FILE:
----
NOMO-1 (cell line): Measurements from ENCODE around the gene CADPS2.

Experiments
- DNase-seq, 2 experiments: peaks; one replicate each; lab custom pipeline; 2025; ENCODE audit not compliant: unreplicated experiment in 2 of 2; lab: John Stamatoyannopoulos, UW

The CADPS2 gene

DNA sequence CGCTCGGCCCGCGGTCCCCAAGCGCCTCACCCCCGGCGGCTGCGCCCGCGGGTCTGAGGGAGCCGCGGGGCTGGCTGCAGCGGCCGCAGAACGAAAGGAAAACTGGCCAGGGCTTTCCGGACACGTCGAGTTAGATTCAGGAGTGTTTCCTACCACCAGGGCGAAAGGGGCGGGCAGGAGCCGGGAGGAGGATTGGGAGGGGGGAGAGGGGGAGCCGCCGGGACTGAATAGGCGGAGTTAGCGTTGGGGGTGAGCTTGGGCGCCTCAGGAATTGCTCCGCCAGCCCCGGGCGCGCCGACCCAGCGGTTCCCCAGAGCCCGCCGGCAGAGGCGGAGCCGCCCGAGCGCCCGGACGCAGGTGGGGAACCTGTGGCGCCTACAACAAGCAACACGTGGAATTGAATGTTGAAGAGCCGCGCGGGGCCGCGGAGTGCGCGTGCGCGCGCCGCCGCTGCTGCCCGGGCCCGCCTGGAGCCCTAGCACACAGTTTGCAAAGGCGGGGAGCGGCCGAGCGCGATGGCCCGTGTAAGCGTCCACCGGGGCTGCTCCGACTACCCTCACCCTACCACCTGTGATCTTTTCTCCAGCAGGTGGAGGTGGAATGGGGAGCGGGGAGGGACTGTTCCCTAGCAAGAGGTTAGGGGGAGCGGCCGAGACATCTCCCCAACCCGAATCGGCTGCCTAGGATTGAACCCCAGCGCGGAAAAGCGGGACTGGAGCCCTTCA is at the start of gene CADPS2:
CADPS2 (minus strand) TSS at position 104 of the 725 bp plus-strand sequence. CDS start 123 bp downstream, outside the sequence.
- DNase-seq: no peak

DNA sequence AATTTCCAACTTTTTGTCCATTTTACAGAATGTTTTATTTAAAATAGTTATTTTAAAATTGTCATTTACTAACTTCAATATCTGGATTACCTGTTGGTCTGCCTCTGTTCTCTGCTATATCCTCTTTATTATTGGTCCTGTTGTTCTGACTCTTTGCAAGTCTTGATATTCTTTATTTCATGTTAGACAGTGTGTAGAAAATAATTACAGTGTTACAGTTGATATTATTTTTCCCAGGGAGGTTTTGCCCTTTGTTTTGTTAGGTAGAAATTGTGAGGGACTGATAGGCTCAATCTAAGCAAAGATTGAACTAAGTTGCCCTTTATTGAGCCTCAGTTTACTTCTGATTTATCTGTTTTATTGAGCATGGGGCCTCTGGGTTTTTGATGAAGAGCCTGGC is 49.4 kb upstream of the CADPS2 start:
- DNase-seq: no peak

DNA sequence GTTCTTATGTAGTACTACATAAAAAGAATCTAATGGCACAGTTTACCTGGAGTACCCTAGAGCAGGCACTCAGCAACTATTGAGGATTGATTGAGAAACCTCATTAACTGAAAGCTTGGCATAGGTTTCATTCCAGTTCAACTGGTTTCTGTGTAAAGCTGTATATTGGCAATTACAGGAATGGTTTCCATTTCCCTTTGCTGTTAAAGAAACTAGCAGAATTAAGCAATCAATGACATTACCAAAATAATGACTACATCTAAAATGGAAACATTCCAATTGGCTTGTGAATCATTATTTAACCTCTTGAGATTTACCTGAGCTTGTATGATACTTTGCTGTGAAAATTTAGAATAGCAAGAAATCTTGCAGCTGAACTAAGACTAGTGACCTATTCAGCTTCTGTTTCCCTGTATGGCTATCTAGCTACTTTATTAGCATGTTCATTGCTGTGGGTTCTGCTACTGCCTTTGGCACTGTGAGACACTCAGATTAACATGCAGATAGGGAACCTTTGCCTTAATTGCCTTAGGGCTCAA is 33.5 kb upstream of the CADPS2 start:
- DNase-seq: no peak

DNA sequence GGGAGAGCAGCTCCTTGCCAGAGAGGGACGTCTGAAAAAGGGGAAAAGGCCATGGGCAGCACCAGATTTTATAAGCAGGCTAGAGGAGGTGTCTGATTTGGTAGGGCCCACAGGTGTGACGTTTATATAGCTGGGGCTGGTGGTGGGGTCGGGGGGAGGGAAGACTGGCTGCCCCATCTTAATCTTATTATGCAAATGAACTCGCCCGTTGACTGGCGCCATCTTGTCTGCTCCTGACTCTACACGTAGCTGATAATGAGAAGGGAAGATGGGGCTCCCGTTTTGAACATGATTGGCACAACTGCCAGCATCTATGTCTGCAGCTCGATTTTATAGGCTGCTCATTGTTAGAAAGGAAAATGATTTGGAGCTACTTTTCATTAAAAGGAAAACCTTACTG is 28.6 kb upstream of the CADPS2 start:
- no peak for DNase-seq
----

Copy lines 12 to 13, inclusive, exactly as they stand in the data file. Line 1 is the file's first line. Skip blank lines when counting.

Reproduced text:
DNA sequence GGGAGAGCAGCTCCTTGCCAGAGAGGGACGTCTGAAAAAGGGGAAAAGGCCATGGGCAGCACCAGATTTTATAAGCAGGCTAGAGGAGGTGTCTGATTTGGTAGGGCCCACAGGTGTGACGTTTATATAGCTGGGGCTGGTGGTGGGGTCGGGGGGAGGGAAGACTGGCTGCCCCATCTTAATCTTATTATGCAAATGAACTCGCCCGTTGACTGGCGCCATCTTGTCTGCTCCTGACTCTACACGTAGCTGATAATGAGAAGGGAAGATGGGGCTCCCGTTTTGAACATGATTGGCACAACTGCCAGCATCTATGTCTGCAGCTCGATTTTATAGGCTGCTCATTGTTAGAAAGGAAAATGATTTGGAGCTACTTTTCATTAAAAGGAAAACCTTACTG is 28.6 kb upstream of the CADPS2 start:
- no peak for DNase-seq